And if you don’t think folks take this seriously, check out this video of the sprinters and counters in Newcastle. They are not playing around.
Get ’em next time, Sunderland.
(6) Imagine this: candidates of all parties stand together and hear their results announced on stage.
Ok, you don’t have to imagine it. The slate of candidates in each UK constituency are brought on stage as the returning officer announces final vote counts and winners. A pretty impressive display of civility, at least by US standards.
But let’s not get carried away. They also allow folks (mascots?) like Mr. Fishfinger and Lord Buckethead on stage…and on the ballot.
And things can get even more awkward…especially when the returning officer announces the wrong winner. #OscarMoment
(7) The dearth of expert women’s voices in election analysis is universal.
A sadly familiar aspect of election night in the UK and US is the dominance of male experts and commentators on television. While the BBC’s election night coverage included multiple women reporters, it took almost two hours for the first woman expert to grace our TV screen. Our crowd of women and politics experts is accustomed to this trend, but was also ready to call it out in real time because, come on, #womenalsoknowstuff.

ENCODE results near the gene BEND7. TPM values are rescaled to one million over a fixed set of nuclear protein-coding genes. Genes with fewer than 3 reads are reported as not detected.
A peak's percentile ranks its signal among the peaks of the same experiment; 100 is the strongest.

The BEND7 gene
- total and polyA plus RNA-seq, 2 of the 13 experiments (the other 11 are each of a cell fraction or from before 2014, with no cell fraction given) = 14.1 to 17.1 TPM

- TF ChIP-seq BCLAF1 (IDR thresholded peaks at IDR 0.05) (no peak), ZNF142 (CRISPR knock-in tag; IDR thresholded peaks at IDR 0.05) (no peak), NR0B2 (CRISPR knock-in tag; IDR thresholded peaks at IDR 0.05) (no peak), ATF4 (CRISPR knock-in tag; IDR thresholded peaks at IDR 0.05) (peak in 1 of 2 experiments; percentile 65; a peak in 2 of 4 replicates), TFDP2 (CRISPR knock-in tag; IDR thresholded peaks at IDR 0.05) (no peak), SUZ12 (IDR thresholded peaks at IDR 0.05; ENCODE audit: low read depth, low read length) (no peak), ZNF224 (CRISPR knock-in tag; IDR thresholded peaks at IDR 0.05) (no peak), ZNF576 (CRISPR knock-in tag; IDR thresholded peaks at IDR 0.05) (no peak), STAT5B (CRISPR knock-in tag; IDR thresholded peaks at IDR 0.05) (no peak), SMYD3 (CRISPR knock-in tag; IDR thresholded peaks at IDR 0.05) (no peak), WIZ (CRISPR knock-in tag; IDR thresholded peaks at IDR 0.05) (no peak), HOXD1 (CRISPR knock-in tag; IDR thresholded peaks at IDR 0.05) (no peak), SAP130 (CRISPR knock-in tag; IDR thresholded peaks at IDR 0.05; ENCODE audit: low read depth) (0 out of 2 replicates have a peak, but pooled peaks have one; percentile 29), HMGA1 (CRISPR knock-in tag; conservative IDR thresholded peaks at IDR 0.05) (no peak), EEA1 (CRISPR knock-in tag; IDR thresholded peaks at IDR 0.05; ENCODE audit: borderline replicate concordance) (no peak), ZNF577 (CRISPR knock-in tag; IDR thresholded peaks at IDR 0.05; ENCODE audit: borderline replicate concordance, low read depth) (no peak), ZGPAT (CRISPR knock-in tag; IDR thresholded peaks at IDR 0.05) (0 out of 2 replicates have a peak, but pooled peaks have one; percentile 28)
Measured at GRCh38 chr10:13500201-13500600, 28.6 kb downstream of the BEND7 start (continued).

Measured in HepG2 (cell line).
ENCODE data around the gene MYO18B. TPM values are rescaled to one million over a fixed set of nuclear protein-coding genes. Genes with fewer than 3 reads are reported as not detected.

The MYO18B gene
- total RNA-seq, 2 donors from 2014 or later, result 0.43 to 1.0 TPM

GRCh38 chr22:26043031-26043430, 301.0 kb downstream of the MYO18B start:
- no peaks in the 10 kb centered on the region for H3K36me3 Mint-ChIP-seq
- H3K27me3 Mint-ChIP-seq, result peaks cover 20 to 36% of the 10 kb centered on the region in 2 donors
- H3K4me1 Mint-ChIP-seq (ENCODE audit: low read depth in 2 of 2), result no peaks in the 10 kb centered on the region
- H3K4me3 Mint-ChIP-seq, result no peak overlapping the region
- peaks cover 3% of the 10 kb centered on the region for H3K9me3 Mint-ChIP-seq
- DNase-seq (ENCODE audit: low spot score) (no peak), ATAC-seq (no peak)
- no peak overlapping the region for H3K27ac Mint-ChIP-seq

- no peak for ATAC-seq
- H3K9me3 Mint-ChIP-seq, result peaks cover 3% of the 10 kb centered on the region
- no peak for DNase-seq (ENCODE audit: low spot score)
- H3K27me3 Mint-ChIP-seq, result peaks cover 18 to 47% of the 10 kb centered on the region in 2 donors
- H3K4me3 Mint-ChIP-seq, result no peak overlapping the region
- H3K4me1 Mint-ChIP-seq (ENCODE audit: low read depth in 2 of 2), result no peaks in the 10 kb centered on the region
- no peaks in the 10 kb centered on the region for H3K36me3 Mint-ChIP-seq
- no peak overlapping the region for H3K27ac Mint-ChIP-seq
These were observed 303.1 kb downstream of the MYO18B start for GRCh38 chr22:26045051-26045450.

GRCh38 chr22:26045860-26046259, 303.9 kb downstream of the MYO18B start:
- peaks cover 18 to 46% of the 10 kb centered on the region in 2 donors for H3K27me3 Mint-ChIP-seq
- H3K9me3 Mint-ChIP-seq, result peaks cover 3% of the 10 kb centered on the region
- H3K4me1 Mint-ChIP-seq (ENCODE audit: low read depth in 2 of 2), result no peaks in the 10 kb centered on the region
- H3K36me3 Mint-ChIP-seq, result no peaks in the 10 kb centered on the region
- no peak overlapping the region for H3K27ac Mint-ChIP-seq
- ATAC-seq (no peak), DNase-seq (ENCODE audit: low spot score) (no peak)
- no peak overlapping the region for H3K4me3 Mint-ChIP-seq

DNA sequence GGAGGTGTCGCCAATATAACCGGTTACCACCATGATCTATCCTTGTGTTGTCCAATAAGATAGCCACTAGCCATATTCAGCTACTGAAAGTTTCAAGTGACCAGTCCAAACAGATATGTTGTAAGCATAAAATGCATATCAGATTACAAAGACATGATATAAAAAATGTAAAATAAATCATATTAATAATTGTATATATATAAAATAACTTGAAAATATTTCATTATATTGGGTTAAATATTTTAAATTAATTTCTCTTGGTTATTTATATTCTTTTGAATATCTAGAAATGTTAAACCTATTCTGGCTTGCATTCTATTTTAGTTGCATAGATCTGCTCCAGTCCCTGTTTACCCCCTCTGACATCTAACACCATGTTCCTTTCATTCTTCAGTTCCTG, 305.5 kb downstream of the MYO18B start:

(8) Be patient. Forget sleep. Hand-counting takes time.
I’m used to all-nighters on election night, but mostly due to the differences in time zones across the US. UK election nights are long not due to differences in poll closing times, but instead because votes are counted by hand (remember the counters mentioned above) in each constituency. By comparison, less than five percent of votes are counted by hand in the US; most of us cast our votes via electronic or optical-scan ballots that make for much quicker counting.
On the plus side, when results come in slow you have time to envision what life would be like with an all-female government. For about 55 minutes, the only elected MPs were women. Take that as your moment of zen.
Sound crazy? Not so much if you remember that only men served in the U.S. Congress for 128 years.
If you are an election junkie, staying up to watch each UK constituency result trickle in is part of the fun, so this American stayed up most of the night until the final batch of results came in early Friday morning.
(9) Parliamentary systems are more fun.